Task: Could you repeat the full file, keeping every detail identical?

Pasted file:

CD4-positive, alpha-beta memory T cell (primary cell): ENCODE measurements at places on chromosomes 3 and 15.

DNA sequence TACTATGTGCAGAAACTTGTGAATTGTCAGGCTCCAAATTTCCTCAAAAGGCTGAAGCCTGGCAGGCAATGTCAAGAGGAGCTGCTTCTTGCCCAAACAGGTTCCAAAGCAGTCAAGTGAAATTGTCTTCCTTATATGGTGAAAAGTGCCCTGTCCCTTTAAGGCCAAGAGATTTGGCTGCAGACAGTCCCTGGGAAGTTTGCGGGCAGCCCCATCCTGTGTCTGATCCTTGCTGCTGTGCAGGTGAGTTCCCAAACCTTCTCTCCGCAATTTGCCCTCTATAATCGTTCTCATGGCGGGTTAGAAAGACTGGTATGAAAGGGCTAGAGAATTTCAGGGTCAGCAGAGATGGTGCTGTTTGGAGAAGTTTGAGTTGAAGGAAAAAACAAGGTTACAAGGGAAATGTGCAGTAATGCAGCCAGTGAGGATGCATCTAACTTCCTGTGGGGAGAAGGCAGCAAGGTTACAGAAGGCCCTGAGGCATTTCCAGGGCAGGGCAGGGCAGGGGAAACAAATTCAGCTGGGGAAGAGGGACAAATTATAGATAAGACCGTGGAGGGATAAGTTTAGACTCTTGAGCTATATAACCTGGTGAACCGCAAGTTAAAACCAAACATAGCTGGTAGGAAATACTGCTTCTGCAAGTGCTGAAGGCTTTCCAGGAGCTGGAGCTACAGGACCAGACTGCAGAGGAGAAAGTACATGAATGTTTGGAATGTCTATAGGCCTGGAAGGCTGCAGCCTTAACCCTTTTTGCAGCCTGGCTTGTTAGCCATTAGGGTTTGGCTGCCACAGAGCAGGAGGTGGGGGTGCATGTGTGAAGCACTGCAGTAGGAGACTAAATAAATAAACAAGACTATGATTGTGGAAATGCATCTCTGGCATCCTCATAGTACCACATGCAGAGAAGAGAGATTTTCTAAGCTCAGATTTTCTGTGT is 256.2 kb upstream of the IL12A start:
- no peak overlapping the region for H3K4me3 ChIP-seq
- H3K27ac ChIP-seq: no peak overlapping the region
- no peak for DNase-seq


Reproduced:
CD4-positive, alpha-beta memory T cell (primary cell): ENCODE measurements at places on chromosomes 3 and 15.

DNA sequence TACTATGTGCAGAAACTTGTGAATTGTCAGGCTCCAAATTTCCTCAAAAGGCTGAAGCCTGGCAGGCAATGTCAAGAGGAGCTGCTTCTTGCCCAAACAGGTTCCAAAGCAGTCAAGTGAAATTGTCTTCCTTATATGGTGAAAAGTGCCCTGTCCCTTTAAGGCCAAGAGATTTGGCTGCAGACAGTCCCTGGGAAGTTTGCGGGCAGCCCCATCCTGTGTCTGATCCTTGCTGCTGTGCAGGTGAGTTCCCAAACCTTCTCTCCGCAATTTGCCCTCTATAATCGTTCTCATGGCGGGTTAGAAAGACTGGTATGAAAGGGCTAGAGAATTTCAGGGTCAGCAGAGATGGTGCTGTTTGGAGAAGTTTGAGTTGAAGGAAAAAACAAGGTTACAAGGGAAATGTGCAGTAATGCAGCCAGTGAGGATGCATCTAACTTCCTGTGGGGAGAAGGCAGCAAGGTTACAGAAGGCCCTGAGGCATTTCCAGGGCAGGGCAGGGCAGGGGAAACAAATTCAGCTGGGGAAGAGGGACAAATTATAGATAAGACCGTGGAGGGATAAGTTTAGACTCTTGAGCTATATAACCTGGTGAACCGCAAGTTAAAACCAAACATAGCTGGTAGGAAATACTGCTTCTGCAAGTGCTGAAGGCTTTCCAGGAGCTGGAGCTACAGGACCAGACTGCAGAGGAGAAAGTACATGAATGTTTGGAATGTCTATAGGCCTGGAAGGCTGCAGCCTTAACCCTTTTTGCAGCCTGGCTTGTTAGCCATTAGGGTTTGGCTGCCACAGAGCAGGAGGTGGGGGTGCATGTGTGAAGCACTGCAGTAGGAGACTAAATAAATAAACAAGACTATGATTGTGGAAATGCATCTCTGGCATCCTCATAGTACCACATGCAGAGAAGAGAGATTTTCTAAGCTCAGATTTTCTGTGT is 256.2 kb upstream of the IL12A start:
- no peak overlapping the region for H3K4me3 ChIP-seq
- H3K27ac ChIP-seq: no peak overlapping the region
- no peak for DNase-seq